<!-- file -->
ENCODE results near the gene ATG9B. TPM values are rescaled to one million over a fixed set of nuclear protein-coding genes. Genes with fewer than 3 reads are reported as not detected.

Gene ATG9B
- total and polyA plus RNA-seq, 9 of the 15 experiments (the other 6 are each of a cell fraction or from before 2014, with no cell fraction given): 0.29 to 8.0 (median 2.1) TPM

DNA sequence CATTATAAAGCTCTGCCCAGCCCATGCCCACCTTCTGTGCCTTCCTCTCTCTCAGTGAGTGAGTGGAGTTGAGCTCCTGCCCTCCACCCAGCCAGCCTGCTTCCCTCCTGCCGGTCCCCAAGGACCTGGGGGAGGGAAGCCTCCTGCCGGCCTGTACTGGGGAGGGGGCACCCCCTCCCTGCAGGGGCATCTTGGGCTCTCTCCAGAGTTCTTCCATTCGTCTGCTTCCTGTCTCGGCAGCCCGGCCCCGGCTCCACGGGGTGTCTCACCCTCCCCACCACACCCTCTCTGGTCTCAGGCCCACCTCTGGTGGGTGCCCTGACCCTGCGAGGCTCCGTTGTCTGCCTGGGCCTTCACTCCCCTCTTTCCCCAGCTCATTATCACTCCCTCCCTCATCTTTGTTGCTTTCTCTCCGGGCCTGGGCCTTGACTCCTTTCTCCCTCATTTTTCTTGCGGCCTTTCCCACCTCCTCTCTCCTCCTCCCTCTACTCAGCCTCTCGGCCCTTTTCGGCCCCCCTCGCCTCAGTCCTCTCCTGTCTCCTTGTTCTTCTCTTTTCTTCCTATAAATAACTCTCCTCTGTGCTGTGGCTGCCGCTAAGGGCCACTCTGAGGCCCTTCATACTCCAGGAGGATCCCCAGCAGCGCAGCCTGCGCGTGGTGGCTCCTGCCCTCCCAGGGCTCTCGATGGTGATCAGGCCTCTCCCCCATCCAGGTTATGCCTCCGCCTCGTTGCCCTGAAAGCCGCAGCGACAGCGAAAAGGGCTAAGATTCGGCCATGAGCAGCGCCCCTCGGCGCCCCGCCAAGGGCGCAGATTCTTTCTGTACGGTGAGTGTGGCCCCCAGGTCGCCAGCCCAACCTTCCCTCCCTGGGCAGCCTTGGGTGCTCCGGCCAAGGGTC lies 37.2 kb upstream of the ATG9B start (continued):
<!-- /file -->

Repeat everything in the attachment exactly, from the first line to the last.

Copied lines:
ENCODE results near the gene ATG9B. TPM values are rescaled to one million over a fixed set of nuclear protein-coding genes. Genes with fewer than 3 reads are reported as not detected.

Gene ATG9B
- total and polyA plus RNA-seq, 9 of the 15 experiments (the other 6 are each of a cell fraction or from before 2014, with no cell fraction given): 0.29 to 8.0 (median 2.1) TPM

DNA sequence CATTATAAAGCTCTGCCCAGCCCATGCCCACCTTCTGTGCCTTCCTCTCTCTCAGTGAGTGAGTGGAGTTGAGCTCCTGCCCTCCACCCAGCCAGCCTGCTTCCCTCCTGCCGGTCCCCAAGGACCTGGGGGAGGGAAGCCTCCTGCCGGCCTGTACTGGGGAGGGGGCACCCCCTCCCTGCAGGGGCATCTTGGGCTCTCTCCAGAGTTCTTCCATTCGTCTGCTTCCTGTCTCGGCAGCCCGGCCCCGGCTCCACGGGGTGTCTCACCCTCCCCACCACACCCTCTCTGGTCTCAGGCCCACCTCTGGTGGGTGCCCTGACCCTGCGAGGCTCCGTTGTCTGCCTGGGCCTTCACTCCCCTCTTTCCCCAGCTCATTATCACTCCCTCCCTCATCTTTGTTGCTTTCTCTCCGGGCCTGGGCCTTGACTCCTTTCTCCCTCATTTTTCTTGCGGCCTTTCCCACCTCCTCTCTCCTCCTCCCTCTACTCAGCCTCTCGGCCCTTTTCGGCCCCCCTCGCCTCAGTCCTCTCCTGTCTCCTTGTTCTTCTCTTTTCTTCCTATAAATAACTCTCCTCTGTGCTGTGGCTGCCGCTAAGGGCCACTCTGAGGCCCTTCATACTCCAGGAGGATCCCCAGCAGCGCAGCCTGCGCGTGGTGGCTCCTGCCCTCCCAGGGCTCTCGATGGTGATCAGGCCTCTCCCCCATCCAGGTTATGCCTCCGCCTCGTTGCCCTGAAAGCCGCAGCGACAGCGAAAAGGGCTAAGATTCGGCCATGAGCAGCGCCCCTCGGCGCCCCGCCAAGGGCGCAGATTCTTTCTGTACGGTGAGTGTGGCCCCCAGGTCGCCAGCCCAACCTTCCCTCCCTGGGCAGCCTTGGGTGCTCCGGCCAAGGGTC lies 37.2 kb upstream of the ATG9B start (continued):